Sperm-related tests

Sperm-related issues account for approximately 25% of couples with fertility issues. At Repromed we offer a range of different investigations and procedures.

Semen Analysis

A routine Semen Analysis (SA) is a simple procedure involving our scientists looking at the sperm within a ejaculated semen sample. SA is performed as the first line of investigations in a client’s fertility. There are four main parts to the analysis:

1. Concentration

This refers to the number of sperm within the sample per ml. The number of sperm will inform us if there is a likely male factor contributing to infertility.

2. Morphology

This refers to the appearance of individual sperm. Most sperm in the ejaculate will be abnormal in appearance. A normal sample is defined as having 4% or greater normal forms.

3. Motility

Refers to the movement of sperm. This is categorised into four levels; A – forward progressive, B – slow progressive, C – non-progressive, D – immotile. Normal samples are categorised as having a combined value of 32% or more grade A and B motile sperm.

4. Anti-sperm Antibodies (ASAB)

Occasionally the blood-testis barrier may be breached due to trauma or testicular torsion. If this happens the body recognises sperm as a foreign body and will start to produce antibodies to fight against them. If a sample tests positive for ASAB it can have detrimental effects over sperm function and reduce the chance of natural conception.

DNA Fragmentation Screening

DNA fragmentation screening is a test that looks at DNA damage, or fragmentation, within sperm heads. Increased DNA fragmentation of sperm has been linked to recurrent miscarriage and unexplained infertility.

What is sperm DNA fragmentation?

DNA is the hereditary material in humans that consists of two long polymers of simple units with backbones — DNA strands. The information in DNA is stored as a code made up of four types of molecules called bases, which are attached to the DNA strands. The order, or sequence, of these bases determines the information available for building and maintaining an organism. DNA fragmentation occurs when there is an alteration to the bases or a physical break in one or both of the DNA strands.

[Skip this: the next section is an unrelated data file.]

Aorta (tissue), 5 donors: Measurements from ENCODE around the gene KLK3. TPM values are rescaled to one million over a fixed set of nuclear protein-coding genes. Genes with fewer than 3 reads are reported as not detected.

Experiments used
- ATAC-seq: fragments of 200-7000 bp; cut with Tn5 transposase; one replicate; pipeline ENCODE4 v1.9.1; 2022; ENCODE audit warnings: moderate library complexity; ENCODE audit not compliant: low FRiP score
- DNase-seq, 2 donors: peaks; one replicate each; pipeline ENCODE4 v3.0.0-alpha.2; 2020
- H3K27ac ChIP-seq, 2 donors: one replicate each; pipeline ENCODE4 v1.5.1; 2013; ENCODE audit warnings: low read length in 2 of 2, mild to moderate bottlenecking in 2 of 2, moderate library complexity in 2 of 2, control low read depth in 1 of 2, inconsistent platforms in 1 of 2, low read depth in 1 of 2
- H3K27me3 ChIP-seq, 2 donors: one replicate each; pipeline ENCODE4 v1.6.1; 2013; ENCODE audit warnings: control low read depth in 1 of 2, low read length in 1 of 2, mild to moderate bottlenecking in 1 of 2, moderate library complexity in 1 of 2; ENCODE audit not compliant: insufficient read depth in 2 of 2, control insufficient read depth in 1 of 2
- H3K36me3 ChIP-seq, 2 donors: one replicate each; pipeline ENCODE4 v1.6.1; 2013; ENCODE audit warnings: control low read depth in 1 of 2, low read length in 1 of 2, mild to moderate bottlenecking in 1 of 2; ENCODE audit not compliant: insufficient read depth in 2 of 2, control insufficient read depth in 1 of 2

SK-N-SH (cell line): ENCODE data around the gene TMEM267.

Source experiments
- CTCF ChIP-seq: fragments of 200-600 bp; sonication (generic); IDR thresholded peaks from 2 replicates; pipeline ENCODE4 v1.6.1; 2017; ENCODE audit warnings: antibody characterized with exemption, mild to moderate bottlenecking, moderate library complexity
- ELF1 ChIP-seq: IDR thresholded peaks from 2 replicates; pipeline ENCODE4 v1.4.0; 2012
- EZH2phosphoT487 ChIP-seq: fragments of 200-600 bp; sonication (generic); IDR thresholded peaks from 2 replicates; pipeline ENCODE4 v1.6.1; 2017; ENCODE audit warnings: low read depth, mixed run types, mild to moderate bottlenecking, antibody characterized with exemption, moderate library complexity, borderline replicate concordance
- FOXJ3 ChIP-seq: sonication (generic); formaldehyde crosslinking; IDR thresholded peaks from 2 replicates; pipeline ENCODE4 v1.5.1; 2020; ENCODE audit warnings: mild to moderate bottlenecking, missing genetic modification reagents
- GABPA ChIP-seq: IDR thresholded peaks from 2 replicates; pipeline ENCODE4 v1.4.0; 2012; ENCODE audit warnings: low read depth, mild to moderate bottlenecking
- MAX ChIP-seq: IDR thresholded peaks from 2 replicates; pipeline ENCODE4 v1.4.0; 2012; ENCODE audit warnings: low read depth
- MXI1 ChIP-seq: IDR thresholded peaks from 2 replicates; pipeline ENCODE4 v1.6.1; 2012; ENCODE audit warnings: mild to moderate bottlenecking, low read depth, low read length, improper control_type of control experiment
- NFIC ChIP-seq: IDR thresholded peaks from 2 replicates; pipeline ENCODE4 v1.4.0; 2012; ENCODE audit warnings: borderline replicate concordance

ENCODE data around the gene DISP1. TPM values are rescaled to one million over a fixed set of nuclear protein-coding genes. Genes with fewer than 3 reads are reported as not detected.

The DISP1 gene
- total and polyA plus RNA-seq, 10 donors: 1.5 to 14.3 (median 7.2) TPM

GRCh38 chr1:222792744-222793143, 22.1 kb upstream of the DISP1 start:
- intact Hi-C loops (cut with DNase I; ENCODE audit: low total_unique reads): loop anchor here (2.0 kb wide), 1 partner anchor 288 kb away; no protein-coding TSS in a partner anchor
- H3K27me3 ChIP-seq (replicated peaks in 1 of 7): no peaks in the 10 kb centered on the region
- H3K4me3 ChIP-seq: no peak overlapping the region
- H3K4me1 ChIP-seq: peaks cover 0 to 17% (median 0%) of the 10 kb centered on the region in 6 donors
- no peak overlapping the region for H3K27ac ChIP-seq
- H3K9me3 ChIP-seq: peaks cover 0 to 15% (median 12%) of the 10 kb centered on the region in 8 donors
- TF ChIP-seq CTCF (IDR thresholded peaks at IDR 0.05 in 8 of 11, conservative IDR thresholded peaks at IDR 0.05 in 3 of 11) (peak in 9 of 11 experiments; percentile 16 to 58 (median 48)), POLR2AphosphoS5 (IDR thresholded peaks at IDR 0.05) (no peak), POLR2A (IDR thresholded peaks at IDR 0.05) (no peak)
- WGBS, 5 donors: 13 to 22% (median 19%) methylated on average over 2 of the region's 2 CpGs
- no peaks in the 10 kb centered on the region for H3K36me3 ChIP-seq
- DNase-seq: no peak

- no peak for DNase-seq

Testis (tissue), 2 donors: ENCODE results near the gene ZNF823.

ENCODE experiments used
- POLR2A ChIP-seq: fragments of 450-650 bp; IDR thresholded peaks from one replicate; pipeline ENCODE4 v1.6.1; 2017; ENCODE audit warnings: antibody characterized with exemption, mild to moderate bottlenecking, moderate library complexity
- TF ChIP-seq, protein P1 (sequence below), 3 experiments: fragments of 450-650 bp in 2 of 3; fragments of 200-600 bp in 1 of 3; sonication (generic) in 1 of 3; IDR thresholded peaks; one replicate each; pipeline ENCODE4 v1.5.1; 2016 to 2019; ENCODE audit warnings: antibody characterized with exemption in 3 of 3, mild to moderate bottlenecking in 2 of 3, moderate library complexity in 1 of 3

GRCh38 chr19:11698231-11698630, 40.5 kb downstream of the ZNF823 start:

Causes of sperm DNA fragmentation

The main contributor to DNA fragmentation is the cumulative damage of free radicals not adequately neutralised by antioxidants, a phenomenon known as oxidative stress. Sperm DNA fragmentation is associated with drug use, cigarette smoking, exposure to environmental and occupational pollutants, advanced age, varicocele, elevated testicular temperature (laptop computers, hot tubs), and poor diet.

What is involved in DNA fragmentation screening?

This procedure involves the production of a fresh ejaculate sample at Repromed, which is then prepared and analysed to measure DNA fragmentation in individual sperm. 

More information about male fertility issues 

Sperm-related issues are common. In this ReproFacts sheet, you’ll find more information on the stats, how to interpret your Semen Analysis, what you can do to support healthy sperm, and where you can get further support and information.

Making an appointment and results

Our dedicated Andrology Laboratory is available by appointment only. Appointments are available Monday to Friday between 11am and 2pm. Additional Appointment times may be available upon request. To make an appointment, please get in touch with our Andrology Laboratory directly via phone or email. Results will be communicated to you in a letter via email within 5 – 10 business days following your appointment.

Get in touch 

If you have any questions, please get in touch with us. New clients can book a free 15 minute phone consultation with a fertility doctor. 

 

Megan Black

Nurse Manager

DipNurs

Megan leads the nursing team through the continually changing face of IVF. She works in a multidisciplinary team, providing the essential organization between the doctors and laboratory and ensuring communication between all departments.

Megan started her IVF nursing career in the United Kingdom, working in two large London clinic’s before returning to New Zealand. She is also the Secretary of Fertility Nurses of Australasia.

I love working with people and see nursing as a vocation, not a job. I usually spend my downtime absorbed in a good book and planning my next travel adventure.